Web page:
3. An underground creature will find a way into a pot if given enough time to think and chew on it. If said creature can not find a way in, it will probably tell some other creature about a tasty morsel that is in the pot. However, if it is a weed, NO creature will EVER touch it.
4. Treat it like a weed, and maybe it will grow like one. If you really like it, and treat it as such, it very well may die on you. Especially if you want to share it with someone. If it is a bulb that you are planning to dig up and share, some creature probably will want it too.
5. Birds and creatures will probably get too the tasty morsel the day before you do.
6. If you are not sure that a plant will like the very hot place you have decided to put it, put it in a pot. It is much easier to move when you have decided it is too darn hot, or it shows you that it doesn't like it there. Or just go sit there for a while. You know what I mean.
7. You can always see a plant that needs attention when you are trying to go somewhere. The later you are, the more attention it needs. If you are with a child, tell said child that the plant is crying and they will immediately want to take care of it, especially if it wants water. This works even when on the way to the pool or the park. However, you must be careful of being there too long or you risk getting sprayed with the hose.
8. If you stay outside long enough, your mind will wander...
- Author: Cheryl A Potts
My husband and I just completed a month long trip through five US states and two provinces of Canada. Driving with our Australian Cattle Dog, Katie, for thousands of miles in our 24 foot RV, we saw just about every kind of scenery there is. The majestic Canadian Rockies, icy formations of Glacier National Park, forests of Montana, plains of Wyoming, congregations of teepees on the Blackfoot reservation, the Pacific Ocean from the Oregon coast line, the small towns and hamlets of Everystate, large metropolitan cities booming near extensive waterways, formerly booming, now unadaptable towns dying due to changes in the economy, thousand-acred fields of brilliant yellow flowers of the canola plant in bloom in Alberta, lakes so large one cannot see the other side, and the mighty redwood trees of our own state.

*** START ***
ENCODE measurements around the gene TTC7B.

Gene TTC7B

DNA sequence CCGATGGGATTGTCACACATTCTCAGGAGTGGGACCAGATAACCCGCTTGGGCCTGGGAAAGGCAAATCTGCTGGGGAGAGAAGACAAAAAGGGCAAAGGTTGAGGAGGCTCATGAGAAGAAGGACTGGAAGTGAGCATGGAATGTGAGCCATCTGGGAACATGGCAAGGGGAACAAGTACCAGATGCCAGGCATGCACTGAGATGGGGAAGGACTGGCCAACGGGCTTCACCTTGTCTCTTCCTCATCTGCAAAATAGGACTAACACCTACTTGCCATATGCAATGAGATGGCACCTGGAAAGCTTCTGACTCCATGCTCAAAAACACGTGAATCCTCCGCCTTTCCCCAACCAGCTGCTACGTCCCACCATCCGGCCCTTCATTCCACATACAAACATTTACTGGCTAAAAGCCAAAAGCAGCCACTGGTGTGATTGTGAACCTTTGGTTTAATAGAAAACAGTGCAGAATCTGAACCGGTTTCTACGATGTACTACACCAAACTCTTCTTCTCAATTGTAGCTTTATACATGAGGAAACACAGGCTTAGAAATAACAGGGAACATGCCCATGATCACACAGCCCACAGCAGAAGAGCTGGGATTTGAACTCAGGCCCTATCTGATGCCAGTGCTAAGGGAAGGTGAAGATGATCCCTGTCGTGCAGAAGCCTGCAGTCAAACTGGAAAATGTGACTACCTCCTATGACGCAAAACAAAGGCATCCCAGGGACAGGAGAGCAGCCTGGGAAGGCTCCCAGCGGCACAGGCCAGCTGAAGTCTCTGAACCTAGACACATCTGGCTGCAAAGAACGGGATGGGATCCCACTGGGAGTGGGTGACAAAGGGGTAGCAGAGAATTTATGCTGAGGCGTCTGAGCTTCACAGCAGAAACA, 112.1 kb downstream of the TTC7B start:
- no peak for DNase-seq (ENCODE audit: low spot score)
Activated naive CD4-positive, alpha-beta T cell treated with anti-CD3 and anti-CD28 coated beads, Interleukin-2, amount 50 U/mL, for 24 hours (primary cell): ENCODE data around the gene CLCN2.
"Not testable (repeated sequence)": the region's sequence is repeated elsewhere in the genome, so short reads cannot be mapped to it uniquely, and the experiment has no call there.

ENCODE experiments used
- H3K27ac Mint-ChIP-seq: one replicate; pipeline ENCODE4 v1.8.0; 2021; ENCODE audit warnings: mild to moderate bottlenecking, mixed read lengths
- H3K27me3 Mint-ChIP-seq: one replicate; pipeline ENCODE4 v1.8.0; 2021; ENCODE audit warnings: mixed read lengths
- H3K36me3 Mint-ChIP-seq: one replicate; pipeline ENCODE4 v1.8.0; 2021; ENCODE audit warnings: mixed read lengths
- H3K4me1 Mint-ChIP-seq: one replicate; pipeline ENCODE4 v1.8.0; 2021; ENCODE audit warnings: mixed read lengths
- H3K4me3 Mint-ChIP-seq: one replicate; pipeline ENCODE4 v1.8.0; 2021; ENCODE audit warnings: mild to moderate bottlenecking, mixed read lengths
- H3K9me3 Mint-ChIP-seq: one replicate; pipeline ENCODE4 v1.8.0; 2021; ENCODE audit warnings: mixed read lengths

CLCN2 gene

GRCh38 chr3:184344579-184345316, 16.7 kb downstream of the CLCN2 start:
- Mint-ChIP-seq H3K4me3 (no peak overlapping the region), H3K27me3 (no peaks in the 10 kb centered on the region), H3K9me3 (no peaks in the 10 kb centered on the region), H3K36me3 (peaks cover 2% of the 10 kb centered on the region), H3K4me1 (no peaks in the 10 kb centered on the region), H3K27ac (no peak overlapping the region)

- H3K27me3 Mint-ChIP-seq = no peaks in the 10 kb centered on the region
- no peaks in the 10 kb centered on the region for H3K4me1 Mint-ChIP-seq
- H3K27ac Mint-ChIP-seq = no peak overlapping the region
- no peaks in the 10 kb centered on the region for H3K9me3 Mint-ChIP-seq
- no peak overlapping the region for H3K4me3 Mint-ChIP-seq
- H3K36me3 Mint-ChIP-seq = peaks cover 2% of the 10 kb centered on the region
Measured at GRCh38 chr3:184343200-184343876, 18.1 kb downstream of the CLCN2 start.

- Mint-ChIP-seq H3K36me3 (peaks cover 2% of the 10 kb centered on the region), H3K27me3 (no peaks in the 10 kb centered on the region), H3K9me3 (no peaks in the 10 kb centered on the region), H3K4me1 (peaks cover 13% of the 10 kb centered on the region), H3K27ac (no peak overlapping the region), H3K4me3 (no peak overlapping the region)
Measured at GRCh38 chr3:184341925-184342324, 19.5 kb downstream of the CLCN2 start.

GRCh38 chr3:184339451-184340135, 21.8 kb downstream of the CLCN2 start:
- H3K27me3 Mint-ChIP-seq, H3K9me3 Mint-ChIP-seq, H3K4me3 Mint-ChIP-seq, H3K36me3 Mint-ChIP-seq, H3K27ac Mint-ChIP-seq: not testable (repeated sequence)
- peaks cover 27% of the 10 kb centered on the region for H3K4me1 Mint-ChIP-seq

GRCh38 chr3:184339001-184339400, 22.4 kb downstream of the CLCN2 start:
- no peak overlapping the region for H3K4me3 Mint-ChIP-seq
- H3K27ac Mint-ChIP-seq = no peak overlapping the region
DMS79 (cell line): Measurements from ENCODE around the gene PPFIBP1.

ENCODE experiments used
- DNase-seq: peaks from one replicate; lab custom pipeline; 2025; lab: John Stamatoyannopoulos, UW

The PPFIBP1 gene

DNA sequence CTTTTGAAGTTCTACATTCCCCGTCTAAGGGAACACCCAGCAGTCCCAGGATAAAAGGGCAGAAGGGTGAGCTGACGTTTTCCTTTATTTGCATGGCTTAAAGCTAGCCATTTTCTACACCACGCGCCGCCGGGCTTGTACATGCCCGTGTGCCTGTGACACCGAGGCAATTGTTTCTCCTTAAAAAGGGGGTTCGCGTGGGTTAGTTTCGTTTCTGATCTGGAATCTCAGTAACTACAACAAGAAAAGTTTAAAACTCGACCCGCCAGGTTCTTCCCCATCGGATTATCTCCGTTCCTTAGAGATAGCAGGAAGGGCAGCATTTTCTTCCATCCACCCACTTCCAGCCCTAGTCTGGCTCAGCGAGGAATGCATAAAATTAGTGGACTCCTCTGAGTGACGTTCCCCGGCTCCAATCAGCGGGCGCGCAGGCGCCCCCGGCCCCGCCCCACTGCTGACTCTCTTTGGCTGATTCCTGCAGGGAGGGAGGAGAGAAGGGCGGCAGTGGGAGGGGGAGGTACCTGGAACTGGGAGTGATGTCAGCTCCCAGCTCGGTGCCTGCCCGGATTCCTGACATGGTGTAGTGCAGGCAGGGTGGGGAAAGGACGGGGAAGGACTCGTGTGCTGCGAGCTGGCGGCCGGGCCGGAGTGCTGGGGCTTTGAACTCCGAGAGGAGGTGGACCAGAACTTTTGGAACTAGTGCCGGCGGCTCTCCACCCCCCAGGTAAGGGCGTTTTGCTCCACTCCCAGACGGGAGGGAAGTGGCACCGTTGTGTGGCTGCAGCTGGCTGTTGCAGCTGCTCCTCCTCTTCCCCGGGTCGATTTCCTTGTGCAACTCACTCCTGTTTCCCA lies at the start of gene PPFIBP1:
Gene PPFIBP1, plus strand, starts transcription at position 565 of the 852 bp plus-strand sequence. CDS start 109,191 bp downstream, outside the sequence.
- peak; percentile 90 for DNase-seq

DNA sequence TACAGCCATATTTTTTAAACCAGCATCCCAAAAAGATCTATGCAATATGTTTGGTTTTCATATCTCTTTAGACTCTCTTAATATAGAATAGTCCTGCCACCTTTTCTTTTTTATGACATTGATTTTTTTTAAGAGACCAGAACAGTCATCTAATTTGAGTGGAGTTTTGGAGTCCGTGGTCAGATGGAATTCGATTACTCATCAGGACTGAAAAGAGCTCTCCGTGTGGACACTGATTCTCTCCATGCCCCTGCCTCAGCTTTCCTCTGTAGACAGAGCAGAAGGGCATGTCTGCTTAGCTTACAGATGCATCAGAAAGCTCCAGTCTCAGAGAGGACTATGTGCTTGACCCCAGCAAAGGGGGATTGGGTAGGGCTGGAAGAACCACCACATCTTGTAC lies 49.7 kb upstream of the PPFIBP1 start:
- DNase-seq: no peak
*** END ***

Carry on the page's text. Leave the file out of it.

Oh, yes, and the desert. Miles and miles of ancient desert, changing only occasionally through the eons, by a fence post falling or a speed zone sign acquiring new bullet holes. Browns and greys. Dust. Unnamed dark brown and grey mountains on the far horizon (or is that a mirage?). Straight, oh so very straight highways leading only to the mirage and beyond. Trucks, And more dust.
But wait! What was that? A flash of incredible color there by the side of the road. Bright red. It is a flower, a living plant actually growing, here in the heat, and dust, and no water and only trucks. "Go back, Richard! I need a picture." My good husband granted my wish, stopped the RV, backed up and took pictures of a blooming paintbrush. Sadly, the picture did not turn out well, but I became aware of a very important factor of nature. What made that plant so special to me, special enough to request stopping and asking my mate to go out in over 109 degree weather for a snapshot?.
Admittedly, were I to see that plant in any one of my Master Gardener friend's beautiful flower gardens, I would not give it a second look. I would not ask questions or request a cutting. But out in the middle of the hot, dusty, truck infested Nevada dessert, I relished the beauty and wonder of this glorious plant. It was nature tricking me by using contrast. Opposite of the seemingly lifeless grey arid dust, was this luscious living green and red example of growth, change, newness. life.
As we ventured further into this vast seemingly wasteland, the wild flowers performed perfectly. Even though it was late in the season, (July), the flowers were prolific. We saw Hooker's balsamroot, yellow ephedra, pink and red wildroses, rayless daisies, and monument plant, to name a few.
My ride through the desert branch of our trip went from secretly asking "will this ever end?" to wonderment and awe, and a new appreciation for the use of the element of contrast in my own garden.
How beautiful is a plant that grows in the desert? I do not have its courage...